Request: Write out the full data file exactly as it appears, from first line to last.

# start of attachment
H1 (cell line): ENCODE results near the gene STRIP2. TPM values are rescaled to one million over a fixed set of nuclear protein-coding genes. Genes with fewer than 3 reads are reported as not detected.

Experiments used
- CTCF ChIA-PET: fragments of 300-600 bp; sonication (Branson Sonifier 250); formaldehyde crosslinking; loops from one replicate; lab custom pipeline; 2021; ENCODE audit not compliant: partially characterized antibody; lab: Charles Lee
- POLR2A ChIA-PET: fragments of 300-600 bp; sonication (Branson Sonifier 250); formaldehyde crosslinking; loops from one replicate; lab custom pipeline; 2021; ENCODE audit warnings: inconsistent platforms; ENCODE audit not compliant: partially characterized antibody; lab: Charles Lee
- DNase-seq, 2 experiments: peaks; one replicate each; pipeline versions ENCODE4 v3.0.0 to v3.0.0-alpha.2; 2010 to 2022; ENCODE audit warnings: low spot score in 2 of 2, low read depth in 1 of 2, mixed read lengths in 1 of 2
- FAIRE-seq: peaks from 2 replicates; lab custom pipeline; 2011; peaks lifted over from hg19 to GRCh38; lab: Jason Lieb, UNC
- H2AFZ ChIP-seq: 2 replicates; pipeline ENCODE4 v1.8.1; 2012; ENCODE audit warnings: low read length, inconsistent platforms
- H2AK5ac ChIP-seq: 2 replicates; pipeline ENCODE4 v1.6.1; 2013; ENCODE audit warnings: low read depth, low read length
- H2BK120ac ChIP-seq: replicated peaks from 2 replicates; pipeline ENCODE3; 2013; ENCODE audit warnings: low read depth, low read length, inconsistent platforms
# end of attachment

H1 (cell line): ENCODE results near the gene STRIP2. TPM values are rescaled to one million over a fixed set of nuclear protein-coding genes. Genes with fewer than 3 reads are reported as not detected.

Experiments used
- CTCF ChIA-PET: fragments of 300-600 bp; sonication (Branson Sonifier 250); formaldehyde crosslinking; loops from one replicate; lab custom pipeline; 2021; ENCODE audit not compliant: partially characterized antibody; lab: Charles Lee
- POLR2A ChIA-PET: fragments of 300-600 bp; sonication (Branson Sonifier 250); formaldehyde crosslinking; loops from one replicate; lab custom pipeline; 2021; ENCODE audit warnings: inconsistent platforms; ENCODE audit not compliant: partially characterized antibody; lab: Charles Lee
- DNase-seq, 2 experiments: peaks; one replicate each; pipeline versions ENCODE4 v3.0.0 to v3.0.0-alpha.2; 2010 to 2022; ENCODE audit warnings: low spot score in 2 of 2, low read depth in 1 of 2, mixed read lengths in 1 of 2
- FAIRE-seq: peaks from 2 replicates; lab custom pipeline; 2011; peaks lifted over from hg19 to GRCh38; lab: Jason Lieb, UNC
- H2AFZ ChIP-seq: 2 replicates; pipeline ENCODE4 v1.8.1; 2012; ENCODE audit warnings: low read length, inconsistent platforms
- H2AK5ac ChIP-seq: 2 replicates; pipeline ENCODE4 v1.6.1; 2013; ENCODE audit warnings: low read depth, low read length
- H2BK120ac ChIP-seq: replicated peaks from 2 replicates; pipeline ENCODE3; 2013; ENCODE audit warnings: low read depth, low read length, inconsistent platforms